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How Inflation Deflated the Turkish Tourism Bubble

Tourism is one of the biggest contributors to Türkiye’s economy, making up more than 10 percent of Türkiye’s GDP (during the pre-pandemic years). Despite the pandemic, Turkish tourism had a successful year welcoming over 51 million tourists. Goals for 2023 were even higher with experts expecting the tourism sector to reach its peak with a record-breaking number of tourists. However, with the increased inflation in Turkiye, and the decreased number of Russian tourists, 2023 summer tourism fell short of expectations.

In January of 2023, Tourism and Culture Minister Mehmet Nuri Ersoy declared the goals for 2023 as 60 million tourists and 56 billion dollars in revenue, a higher rate than pre-pandemic levels. Following this goal, the number of tourists visiting Türkiye in the first half of this year increased by 17 percent from the same period last year, reaching 22.9 million, as a recovery from the pandemic. Despite the optimistic figures, industry insiders report that it will be challenging for tourism administrators to meet the 2023 goals with increased inflation. Moreover, these numbers do not indicate the situation for hotel administrators. Tourism and Culture Minister Mehmet Nuri Ersoy announced that the hotel occupancy rates did not meet expectations for the summer of 2023. Tourism insiders reported that the occupancy rates on the Mediterranean coast were lower than 70 percent and occupancy rates for hotels near Ege region were around 60 percent. Moreover, Ersoy said that especially luxury hotels faced a decrease in occupancy rates as the high prices pushed Turkish citizens to choose more budget-friendly options such as renting houses or smaller hotels.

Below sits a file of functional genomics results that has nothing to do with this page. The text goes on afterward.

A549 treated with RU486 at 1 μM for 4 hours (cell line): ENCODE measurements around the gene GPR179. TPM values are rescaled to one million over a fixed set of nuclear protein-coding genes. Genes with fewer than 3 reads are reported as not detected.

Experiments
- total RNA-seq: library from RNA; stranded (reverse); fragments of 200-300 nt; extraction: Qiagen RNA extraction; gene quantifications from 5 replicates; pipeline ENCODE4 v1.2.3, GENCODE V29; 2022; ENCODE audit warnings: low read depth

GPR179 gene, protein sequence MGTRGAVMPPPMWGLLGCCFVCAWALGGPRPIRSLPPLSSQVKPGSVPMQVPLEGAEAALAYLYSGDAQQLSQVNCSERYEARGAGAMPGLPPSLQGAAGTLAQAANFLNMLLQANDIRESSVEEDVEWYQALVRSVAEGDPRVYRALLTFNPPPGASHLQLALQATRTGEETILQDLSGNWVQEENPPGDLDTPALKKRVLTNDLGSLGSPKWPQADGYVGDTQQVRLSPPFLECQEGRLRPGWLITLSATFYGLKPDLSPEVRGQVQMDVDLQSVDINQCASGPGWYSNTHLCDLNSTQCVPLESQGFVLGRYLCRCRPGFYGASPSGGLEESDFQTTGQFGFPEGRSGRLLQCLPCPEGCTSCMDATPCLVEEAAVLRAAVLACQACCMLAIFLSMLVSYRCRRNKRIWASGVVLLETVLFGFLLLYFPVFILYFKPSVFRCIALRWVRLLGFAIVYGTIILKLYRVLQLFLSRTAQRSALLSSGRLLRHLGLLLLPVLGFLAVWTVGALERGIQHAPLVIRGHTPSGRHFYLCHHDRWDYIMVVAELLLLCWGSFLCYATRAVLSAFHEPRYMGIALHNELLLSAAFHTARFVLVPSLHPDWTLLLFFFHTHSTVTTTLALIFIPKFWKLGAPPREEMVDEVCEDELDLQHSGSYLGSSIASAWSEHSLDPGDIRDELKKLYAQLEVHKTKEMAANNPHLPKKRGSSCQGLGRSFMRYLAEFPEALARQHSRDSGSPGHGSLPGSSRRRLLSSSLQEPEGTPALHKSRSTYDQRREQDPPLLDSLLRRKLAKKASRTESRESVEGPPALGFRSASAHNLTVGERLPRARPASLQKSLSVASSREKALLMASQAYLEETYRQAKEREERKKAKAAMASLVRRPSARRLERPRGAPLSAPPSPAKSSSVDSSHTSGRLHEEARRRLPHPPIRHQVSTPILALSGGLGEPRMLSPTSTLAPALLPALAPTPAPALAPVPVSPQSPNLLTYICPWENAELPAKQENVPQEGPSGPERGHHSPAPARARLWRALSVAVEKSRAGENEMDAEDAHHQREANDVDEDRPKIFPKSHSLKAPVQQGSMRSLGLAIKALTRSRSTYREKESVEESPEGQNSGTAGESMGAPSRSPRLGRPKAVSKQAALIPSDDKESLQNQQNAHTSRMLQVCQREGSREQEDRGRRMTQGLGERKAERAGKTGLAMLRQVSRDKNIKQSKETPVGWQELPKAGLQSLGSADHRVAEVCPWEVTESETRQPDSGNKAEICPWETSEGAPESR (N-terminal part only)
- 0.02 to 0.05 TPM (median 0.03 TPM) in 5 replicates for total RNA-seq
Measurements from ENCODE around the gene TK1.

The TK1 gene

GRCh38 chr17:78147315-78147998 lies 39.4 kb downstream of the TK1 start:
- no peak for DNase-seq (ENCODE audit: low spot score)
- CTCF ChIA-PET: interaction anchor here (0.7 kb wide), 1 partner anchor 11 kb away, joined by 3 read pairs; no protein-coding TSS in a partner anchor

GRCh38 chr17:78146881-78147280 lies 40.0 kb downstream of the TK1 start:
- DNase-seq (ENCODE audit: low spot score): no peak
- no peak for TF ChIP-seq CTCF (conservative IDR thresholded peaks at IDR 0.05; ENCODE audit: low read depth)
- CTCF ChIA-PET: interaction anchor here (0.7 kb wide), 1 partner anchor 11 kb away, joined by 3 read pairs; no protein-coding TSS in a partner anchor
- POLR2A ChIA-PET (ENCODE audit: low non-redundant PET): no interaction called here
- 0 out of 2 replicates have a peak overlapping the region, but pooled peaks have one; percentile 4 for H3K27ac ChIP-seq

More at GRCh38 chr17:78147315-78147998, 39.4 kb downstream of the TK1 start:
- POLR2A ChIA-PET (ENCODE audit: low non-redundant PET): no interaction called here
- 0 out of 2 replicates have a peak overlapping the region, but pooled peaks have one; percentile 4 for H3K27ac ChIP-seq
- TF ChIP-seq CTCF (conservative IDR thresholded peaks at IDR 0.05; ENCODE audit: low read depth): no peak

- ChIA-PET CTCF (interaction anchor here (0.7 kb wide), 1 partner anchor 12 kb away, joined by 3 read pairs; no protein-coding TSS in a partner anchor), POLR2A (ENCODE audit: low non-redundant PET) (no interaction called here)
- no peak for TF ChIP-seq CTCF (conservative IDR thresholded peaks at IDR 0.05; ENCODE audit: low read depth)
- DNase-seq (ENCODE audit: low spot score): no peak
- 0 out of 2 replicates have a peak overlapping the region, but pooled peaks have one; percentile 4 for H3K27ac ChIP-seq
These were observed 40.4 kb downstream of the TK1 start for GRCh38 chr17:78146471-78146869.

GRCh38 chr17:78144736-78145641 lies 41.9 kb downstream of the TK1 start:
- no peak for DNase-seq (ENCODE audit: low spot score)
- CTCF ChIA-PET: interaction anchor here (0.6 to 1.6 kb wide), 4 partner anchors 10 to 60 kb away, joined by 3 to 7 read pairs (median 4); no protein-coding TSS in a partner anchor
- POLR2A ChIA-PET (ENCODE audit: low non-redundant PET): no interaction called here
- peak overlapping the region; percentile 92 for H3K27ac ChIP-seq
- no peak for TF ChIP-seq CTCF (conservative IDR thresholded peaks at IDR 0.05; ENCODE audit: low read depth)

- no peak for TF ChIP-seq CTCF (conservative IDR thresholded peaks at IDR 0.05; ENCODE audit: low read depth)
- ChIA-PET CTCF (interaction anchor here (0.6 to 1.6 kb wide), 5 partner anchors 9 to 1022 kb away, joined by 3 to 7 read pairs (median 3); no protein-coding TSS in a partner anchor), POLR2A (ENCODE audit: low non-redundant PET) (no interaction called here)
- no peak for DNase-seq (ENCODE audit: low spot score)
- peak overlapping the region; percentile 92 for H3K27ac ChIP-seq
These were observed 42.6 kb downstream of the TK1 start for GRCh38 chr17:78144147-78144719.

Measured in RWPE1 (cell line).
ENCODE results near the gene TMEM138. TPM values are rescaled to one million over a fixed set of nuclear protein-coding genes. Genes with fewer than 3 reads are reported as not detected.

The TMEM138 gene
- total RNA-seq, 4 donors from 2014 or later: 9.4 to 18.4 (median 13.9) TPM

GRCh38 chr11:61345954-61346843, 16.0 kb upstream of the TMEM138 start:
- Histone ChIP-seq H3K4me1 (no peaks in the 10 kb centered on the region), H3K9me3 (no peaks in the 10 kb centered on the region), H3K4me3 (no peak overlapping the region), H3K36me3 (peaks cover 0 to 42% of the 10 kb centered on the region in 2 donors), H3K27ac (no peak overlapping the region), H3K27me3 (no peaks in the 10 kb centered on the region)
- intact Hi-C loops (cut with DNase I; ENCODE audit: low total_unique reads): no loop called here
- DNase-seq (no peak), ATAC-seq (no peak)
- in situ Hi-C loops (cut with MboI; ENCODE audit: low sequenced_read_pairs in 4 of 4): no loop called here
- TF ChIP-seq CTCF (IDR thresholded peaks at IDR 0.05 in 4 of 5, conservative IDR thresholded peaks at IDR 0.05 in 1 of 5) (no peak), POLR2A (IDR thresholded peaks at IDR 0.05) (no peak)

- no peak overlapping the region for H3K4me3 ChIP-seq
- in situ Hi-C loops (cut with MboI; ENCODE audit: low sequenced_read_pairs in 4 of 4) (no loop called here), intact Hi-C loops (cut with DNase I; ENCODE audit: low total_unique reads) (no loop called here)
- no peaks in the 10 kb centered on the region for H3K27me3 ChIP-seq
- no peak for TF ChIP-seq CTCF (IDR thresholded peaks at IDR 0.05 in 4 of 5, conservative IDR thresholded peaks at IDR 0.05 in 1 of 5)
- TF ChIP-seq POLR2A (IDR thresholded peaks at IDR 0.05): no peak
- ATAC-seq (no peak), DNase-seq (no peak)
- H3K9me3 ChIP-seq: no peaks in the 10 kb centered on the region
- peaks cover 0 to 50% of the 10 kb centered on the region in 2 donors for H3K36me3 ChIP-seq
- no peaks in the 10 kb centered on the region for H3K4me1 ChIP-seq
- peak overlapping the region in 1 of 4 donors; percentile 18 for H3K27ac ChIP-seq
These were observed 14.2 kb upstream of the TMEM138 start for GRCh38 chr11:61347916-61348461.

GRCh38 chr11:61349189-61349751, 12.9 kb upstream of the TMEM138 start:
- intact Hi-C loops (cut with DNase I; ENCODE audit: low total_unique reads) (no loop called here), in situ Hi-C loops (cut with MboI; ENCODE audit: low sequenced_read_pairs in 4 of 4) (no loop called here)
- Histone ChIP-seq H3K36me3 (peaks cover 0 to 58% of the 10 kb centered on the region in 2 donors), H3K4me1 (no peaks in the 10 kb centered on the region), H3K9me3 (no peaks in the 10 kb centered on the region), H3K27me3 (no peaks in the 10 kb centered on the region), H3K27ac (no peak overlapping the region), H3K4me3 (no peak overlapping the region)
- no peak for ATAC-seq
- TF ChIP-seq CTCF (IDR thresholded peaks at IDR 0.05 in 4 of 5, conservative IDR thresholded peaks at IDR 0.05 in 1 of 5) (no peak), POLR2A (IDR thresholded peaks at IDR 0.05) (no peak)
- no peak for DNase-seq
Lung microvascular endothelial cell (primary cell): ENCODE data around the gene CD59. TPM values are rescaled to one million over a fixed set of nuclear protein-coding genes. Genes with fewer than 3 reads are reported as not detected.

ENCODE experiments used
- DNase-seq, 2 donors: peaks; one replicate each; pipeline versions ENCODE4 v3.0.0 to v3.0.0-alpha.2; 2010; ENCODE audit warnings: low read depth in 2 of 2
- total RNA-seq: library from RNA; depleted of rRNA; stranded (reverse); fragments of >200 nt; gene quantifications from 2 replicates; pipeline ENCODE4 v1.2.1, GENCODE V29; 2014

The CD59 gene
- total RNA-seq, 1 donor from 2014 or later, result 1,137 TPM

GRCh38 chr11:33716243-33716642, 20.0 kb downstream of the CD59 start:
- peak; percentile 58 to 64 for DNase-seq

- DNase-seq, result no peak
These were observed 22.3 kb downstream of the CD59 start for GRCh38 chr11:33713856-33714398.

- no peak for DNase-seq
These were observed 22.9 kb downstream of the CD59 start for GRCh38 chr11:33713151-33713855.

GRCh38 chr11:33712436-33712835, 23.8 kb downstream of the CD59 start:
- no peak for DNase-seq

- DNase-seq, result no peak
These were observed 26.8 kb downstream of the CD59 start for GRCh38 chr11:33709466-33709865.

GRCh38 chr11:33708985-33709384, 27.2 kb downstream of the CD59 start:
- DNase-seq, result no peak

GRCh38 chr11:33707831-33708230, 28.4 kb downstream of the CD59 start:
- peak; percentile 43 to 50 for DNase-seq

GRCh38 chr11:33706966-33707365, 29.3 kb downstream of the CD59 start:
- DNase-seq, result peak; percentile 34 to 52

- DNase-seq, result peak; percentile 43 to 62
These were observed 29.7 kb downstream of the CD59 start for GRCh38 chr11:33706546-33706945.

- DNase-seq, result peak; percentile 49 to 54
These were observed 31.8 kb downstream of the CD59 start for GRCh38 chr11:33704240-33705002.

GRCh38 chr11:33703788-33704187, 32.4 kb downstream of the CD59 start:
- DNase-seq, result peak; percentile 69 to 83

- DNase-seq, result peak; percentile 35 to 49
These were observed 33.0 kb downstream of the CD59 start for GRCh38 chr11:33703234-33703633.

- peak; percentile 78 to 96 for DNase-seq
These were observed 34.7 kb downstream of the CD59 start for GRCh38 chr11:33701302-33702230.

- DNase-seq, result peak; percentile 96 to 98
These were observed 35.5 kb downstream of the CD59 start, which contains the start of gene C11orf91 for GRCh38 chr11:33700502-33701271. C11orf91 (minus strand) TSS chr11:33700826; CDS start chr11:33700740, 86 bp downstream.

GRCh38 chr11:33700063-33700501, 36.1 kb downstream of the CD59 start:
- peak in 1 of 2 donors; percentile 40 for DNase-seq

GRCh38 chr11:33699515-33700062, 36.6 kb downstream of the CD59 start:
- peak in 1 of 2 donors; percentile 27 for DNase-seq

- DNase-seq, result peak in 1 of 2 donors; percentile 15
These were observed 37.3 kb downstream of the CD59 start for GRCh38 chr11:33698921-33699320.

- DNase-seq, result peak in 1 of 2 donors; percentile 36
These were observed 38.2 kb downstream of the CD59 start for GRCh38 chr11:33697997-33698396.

With the main reason being the high inflation rates reaching 50 percent yearly, other factors such as the earthquake and over-priced transportation costs prevented Turkish citizens from traveling domestically this year. In July of 2023, According to the price index (TÜFE), the prices for hotels and restaurants increased by more than 82%. Alongside the high inflation rates, the hotels made unreasonably high price increases to take advantage of the inflationary market. Additionally, in July, the prices for transportation increased by over 17% from last year. With a 70% increase in gasoline prices in the last two months, Turkish tourists had a tendency to travel less or to closer cities this summer. Another huge contributor to this year's dull tourism was the earthquake in February. The earthquake brought a negative atmosphere and economic instability, causing the bookings for hotels for the summer to decline. Minister Ersoy explains that the earthquake coinciding with the early booking dates of the hotels had a big impact on the drop of the occupancy rates. Another big factor was the economic uncertainty due to the elections in May, as can be seen from the high inflation and unstable prices.